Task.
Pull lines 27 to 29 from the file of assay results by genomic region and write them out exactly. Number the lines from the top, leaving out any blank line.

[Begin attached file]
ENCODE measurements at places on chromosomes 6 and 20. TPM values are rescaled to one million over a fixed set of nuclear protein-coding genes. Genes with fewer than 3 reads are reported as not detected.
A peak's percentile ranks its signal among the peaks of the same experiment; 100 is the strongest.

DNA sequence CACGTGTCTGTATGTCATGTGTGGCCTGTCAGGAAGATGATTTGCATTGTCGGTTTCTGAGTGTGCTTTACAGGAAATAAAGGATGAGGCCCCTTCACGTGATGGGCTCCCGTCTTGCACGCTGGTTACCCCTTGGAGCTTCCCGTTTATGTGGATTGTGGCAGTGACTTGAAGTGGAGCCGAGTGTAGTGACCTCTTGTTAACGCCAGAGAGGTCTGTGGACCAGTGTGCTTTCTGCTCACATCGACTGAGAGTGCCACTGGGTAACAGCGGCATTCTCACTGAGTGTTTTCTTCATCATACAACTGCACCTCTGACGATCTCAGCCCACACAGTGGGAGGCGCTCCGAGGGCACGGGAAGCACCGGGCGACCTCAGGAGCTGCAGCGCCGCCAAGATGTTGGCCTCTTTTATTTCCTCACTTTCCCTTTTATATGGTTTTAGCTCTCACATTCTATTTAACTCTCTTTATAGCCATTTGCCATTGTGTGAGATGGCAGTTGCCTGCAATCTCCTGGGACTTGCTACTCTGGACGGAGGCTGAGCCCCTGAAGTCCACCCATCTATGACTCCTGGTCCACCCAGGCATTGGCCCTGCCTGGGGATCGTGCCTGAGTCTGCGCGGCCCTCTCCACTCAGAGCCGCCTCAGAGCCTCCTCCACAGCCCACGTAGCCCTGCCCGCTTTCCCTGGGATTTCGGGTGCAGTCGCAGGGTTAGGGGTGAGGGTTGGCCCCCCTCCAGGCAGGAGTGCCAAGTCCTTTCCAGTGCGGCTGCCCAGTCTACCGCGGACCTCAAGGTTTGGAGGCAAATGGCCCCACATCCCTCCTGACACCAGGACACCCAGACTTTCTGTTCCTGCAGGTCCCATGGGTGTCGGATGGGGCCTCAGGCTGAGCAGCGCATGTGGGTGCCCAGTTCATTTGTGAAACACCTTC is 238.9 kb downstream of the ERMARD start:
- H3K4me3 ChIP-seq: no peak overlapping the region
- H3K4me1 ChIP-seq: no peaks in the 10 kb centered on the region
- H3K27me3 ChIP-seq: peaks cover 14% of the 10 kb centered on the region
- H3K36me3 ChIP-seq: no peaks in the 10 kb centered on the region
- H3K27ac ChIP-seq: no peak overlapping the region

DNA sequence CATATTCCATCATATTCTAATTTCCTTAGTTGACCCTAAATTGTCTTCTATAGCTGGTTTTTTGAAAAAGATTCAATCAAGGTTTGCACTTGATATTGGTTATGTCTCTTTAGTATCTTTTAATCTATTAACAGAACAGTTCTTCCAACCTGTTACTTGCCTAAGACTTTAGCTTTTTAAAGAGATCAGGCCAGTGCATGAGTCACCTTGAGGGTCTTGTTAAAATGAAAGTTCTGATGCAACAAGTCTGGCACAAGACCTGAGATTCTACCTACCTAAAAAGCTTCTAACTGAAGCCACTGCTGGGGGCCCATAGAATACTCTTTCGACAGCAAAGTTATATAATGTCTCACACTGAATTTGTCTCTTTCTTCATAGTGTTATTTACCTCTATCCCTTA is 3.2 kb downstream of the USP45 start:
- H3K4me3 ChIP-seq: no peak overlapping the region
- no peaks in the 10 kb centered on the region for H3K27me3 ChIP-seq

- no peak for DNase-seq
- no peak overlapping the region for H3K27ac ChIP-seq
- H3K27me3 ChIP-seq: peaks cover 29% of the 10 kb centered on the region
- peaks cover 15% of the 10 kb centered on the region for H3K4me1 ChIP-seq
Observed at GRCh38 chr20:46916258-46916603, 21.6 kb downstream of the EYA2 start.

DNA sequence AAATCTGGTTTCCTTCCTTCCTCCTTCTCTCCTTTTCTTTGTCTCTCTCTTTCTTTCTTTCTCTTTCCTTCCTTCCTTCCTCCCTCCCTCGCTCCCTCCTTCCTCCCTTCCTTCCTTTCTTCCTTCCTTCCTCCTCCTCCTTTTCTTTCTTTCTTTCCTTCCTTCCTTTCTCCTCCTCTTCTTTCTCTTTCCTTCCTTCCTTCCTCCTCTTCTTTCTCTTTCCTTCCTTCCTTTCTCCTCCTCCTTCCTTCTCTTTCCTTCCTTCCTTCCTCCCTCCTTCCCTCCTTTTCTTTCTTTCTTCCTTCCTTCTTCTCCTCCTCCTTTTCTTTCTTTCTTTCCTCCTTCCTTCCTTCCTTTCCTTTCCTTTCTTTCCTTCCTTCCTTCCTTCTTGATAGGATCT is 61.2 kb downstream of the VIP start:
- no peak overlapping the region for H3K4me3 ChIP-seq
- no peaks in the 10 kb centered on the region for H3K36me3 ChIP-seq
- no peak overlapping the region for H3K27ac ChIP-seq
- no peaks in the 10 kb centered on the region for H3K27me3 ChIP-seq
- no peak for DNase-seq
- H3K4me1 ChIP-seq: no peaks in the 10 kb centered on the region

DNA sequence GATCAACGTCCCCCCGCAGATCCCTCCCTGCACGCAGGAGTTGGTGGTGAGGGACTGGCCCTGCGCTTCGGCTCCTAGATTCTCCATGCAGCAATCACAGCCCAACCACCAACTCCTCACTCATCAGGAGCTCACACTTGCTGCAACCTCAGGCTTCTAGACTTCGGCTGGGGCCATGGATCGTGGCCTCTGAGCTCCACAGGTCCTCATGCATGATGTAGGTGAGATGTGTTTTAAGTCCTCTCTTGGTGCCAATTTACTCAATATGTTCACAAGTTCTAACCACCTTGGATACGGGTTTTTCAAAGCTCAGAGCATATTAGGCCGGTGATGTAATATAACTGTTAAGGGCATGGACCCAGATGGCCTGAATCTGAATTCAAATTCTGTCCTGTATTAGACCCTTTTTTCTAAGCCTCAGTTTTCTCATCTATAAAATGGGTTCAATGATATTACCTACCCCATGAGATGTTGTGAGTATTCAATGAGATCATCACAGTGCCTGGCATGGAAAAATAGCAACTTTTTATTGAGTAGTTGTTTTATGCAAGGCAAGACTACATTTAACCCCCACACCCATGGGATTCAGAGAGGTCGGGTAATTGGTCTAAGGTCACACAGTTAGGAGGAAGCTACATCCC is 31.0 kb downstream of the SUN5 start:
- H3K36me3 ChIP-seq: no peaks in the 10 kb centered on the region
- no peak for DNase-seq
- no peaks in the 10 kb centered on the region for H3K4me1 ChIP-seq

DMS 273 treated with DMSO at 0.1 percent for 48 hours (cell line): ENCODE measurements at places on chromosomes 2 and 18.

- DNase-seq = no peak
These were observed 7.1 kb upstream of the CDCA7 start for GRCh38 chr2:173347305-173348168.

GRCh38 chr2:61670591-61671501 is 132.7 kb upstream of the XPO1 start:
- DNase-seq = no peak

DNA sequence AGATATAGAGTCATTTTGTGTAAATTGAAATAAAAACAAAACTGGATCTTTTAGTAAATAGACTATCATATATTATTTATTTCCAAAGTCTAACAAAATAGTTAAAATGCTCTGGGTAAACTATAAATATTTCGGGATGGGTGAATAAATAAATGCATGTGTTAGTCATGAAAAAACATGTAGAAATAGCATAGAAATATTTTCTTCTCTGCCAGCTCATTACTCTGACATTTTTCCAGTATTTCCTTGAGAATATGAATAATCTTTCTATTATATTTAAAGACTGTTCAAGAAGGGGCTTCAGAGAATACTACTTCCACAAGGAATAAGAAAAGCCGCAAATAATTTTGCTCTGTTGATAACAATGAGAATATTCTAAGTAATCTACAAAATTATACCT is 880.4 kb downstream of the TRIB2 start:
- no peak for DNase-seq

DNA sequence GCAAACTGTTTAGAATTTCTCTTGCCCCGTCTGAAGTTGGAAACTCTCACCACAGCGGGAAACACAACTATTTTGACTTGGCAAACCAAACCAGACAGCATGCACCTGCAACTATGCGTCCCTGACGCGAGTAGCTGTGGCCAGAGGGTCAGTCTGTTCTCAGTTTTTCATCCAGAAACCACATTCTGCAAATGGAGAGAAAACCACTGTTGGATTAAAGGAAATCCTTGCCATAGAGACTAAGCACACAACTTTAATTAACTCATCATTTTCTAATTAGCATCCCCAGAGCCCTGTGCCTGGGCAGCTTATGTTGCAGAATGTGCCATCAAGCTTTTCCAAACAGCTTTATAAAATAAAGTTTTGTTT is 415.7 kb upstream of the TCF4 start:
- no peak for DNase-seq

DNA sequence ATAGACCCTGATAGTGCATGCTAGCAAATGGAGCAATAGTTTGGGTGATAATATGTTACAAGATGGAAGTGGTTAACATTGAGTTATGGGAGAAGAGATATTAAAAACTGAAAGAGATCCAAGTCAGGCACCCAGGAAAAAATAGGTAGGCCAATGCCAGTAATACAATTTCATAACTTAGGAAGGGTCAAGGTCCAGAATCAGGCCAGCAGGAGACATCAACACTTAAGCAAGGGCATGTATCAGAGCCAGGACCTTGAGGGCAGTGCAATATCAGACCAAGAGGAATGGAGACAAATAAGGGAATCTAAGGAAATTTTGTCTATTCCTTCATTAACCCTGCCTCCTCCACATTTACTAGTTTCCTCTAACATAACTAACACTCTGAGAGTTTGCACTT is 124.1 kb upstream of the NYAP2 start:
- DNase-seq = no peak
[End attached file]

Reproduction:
- no peaks in the 10 kb centered on the region for H3K4me1 ChIP-seq

DMS 273 treated with DMSO at 0.1 percent for 48 hours (cell line): ENCODE measurements at places on chromosomes 2 and 18.

- DNase-seq = no peak